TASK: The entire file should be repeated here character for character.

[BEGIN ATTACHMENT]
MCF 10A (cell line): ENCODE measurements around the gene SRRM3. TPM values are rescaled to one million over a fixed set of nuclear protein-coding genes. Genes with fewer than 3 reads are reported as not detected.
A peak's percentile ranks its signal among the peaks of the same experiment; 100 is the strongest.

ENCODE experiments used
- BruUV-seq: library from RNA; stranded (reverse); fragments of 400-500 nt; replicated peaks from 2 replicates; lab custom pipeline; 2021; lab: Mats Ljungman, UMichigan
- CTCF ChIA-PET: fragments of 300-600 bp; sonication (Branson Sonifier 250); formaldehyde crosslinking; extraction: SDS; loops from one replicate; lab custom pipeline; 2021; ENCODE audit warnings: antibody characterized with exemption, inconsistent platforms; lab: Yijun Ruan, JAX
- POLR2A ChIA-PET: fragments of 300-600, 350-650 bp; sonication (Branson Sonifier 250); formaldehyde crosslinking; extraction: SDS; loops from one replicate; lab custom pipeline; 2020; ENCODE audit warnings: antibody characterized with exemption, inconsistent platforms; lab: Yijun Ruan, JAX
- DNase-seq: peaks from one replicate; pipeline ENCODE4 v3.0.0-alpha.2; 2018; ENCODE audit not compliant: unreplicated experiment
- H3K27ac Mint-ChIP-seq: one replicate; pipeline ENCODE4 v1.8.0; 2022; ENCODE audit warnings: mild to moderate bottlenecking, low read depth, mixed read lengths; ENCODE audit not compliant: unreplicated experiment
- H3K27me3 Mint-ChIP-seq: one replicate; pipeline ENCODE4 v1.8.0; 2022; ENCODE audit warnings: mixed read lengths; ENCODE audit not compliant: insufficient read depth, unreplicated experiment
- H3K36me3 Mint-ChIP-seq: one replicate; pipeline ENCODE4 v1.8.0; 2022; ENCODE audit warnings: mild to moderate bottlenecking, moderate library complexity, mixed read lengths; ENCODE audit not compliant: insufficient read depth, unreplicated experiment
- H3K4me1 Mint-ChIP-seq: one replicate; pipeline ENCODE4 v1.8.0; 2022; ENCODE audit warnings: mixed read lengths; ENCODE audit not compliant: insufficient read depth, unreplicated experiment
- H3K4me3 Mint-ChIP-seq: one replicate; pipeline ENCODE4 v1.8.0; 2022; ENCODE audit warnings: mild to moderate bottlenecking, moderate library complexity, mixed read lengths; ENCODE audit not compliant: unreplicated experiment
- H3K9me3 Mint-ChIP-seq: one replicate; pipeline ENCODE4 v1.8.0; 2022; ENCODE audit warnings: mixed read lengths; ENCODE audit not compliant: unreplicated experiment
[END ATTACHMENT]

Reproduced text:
MCF 10A (cell line): ENCODE measurements around the gene SRRM3. TPM values are rescaled to one million over a fixed set of nuclear protein-coding genes. Genes with fewer than 3 reads are reported as not detected.
A peak's percentile ranks its signal among the peaks of the same experiment; 100 is the strongest.

ENCODE experiments used
- BruUV-seq: library from RNA; stranded (reverse); fragments of 400-500 nt; replicated peaks from 2 replicates; lab custom pipeline; 2021; lab: Mats Ljungman, UMichigan
- CTCF ChIA-PET: fragments of 300-600 bp; sonication (Branson Sonifier 250); formaldehyde crosslinking; extraction: SDS; loops from one replicate; lab custom pipeline; 2021; ENCODE audit warnings: antibody characterized with exemption, inconsistent platforms; lab: Yijun Ruan, JAX
- POLR2A ChIA-PET: fragments of 300-600, 350-650 bp; sonication (Branson Sonifier 250); formaldehyde crosslinking; extraction: SDS; loops from one replicate; lab custom pipeline; 2020; ENCODE audit warnings: antibody characterized with exemption, inconsistent platforms; lab: Yijun Ruan, JAX
- DNase-seq: peaks from one replicate; pipeline ENCODE4 v3.0.0-alpha.2; 2018; ENCODE audit not compliant: unreplicated experiment
- H3K27ac Mint-ChIP-seq: one replicate; pipeline ENCODE4 v1.8.0; 2022; ENCODE audit warnings: mild to moderate bottlenecking, low read depth, mixed read lengths; ENCODE audit not compliant: unreplicated experiment
- H3K27me3 Mint-ChIP-seq: one replicate; pipeline ENCODE4 v1.8.0; 2022; ENCODE audit warnings: mixed read lengths; ENCODE audit not compliant: insufficient read depth, unreplicated experiment
- H3K36me3 Mint-ChIP-seq: one replicate; pipeline ENCODE4 v1.8.0; 2022; ENCODE audit warnings: mild to moderate bottlenecking, moderate library complexity, mixed read lengths; ENCODE audit not compliant: insufficient read depth, unreplicated experiment
- H3K4me1 Mint-ChIP-seq: one replicate; pipeline ENCODE4 v1.8.0; 2022; ENCODE audit warnings: mixed read lengths; ENCODE audit not compliant: insufficient read depth, unreplicated experiment
- H3K4me3 Mint-ChIP-seq: one replicate; pipeline ENCODE4 v1.8.0; 2022; ENCODE audit warnings: mild to moderate bottlenecking, moderate library complexity, mixed read lengths; ENCODE audit not compliant: unreplicated experiment
- H3K9me3 Mint-ChIP-seq: one replicate; pipeline ENCODE4 v1.8.0; 2022; ENCODE audit warnings: mixed read lengths; ENCODE audit not compliant: unreplicated experiment